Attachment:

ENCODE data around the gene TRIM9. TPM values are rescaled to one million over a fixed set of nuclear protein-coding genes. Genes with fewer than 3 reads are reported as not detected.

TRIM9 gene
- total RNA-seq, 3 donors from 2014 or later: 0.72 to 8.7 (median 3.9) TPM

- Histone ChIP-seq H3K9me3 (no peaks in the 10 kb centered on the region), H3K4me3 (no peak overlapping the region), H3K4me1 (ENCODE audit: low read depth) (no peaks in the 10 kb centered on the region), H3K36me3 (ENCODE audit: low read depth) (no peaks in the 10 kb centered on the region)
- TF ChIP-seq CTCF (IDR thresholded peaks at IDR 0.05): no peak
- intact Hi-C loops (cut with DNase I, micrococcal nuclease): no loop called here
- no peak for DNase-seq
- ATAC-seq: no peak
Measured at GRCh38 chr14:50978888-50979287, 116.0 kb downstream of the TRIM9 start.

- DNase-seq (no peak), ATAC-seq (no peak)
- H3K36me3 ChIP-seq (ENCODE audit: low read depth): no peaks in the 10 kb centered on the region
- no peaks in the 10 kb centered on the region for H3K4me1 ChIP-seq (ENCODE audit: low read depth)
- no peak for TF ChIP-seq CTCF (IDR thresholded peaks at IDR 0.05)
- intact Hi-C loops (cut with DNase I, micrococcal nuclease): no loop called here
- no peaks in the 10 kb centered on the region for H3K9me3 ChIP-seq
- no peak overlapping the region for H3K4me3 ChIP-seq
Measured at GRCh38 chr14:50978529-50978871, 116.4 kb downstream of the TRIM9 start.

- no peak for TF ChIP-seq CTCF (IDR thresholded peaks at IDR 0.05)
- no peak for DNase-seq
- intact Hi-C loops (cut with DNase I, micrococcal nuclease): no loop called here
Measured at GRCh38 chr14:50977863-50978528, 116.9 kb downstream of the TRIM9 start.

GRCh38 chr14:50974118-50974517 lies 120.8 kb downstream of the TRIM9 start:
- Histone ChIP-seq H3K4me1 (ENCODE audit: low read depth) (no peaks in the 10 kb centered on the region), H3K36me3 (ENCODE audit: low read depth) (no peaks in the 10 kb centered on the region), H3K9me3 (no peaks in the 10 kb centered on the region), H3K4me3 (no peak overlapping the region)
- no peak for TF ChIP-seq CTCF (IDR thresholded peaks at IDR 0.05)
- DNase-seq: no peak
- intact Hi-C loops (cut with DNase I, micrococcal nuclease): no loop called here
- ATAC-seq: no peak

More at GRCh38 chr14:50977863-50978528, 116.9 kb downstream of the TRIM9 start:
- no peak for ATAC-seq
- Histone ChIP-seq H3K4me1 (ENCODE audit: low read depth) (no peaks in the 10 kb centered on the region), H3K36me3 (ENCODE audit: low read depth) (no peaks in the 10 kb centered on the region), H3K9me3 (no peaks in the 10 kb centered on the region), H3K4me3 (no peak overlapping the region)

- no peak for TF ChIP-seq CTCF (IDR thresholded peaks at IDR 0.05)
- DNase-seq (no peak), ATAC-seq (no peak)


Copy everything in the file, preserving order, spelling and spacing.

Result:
ENCODE data around the gene TRIM9. TPM values are rescaled to one million over a fixed set of nuclear protein-coding genes. Genes with fewer than 3 reads are reported as not detected.

TRIM9 gene
- total RNA-seq, 3 donors from 2014 or later: 0.72 to 8.7 (median 3.9) TPM

- Histone ChIP-seq H3K9me3 (no peaks in the 10 kb centered on the region), H3K4me3 (no peak overlapping the region), H3K4me1 (ENCODE audit: low read depth) (no peaks in the 10 kb centered on the region), H3K36me3 (ENCODE audit: low read depth) (no peaks in the 10 kb centered on the region)
- TF ChIP-seq CTCF (IDR thresholded peaks at IDR 0.05): no peak
- intact Hi-C loops (cut with DNase I, micrococcal nuclease): no loop called here
- no peak for DNase-seq
- ATAC-seq: no peak
Measured at GRCh38 chr14:50978888-50979287, 116.0 kb downstream of the TRIM9 start.

- DNase-seq (no peak), ATAC-seq (no peak)
- H3K36me3 ChIP-seq (ENCODE audit: low read depth): no peaks in the 10 kb centered on the region
- no peaks in the 10 kb centered on the region for H3K4me1 ChIP-seq (ENCODE audit: low read depth)
- no peak for TF ChIP-seq CTCF (IDR thresholded peaks at IDR 0.05)
- intact Hi-C loops (cut with DNase I, micrococcal nuclease): no loop called here
- no peaks in the 10 kb centered on the region for H3K9me3 ChIP-seq
- no peak overlapping the region for H3K4me3 ChIP-seq
Measured at GRCh38 chr14:50978529-50978871, 116.4 kb downstream of the TRIM9 start.

- no peak for TF ChIP-seq CTCF (IDR thresholded peaks at IDR 0.05)
- no peak for DNase-seq
- intact Hi-C loops (cut with DNase I, micrococcal nuclease): no loop called here
Measured at GRCh38 chr14:50977863-50978528, 116.9 kb downstream of the TRIM9 start.

GRCh38 chr14:50974118-50974517 lies 120.8 kb downstream of the TRIM9 start:
- Histone ChIP-seq H3K4me1 (ENCODE audit: low read depth) (no peaks in the 10 kb centered on the region), H3K36me3 (ENCODE audit: low read depth) (no peaks in the 10 kb centered on the region), H3K9me3 (no peaks in the 10 kb centered on the region), H3K4me3 (no peak overlapping the region)
- no peak for TF ChIP-seq CTCF (IDR thresholded peaks at IDR 0.05)
- DNase-seq: no peak
- intact Hi-C loops (cut with DNase I, micrococcal nuclease): no loop called here
- ATAC-seq: no peak

More at GRCh38 chr14:50977863-50978528, 116.9 kb downstream of the TRIM9 start:
- no peak for ATAC-seq
- Histone ChIP-seq H3K4me1 (ENCODE audit: low read depth) (no peaks in the 10 kb centered on the region), H3K36me3 (ENCODE audit: low read depth) (no peaks in the 10 kb centered on the region), H3K9me3 (no peaks in the 10 kb centered on the region), H3K4me3 (no peak overlapping the region)

- no peak for TF ChIP-seq CTCF (IDR thresholded peaks at IDR 0.05)
- DNase-seq (no peak), ATAC-seq (no peak)